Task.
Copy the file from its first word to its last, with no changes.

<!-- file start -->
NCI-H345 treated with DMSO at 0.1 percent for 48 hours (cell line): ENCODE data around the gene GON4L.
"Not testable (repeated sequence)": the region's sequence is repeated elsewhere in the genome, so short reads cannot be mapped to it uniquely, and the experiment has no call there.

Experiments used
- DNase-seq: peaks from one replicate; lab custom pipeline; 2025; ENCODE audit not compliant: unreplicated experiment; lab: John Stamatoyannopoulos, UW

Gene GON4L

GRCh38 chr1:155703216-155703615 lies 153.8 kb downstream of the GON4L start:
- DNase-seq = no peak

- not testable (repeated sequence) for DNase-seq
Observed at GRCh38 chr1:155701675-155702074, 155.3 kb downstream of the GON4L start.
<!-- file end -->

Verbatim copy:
NCI-H345 treated with DMSO at 0.1 percent for 48 hours (cell line): ENCODE data around the gene GON4L.
"Not testable (repeated sequence)": the region's sequence is repeated elsewhere in the genome, so short reads cannot be mapped to it uniquely, and the experiment has no call there.

Experiments used
- DNase-seq: peaks from one replicate; lab custom pipeline; 2025; ENCODE audit not compliant: unreplicated experiment; lab: John Stamatoyannopoulos, UW

Gene GON4L

GRCh38 chr1:155703216-155703615 lies 153.8 kb downstream of the GON4L start:
- DNase-seq = no peak

- not testable (repeated sequence) for DNase-seq
Observed at GRCh38 chr1:155701675-155702074, 155.3 kb downstream of the GON4L start.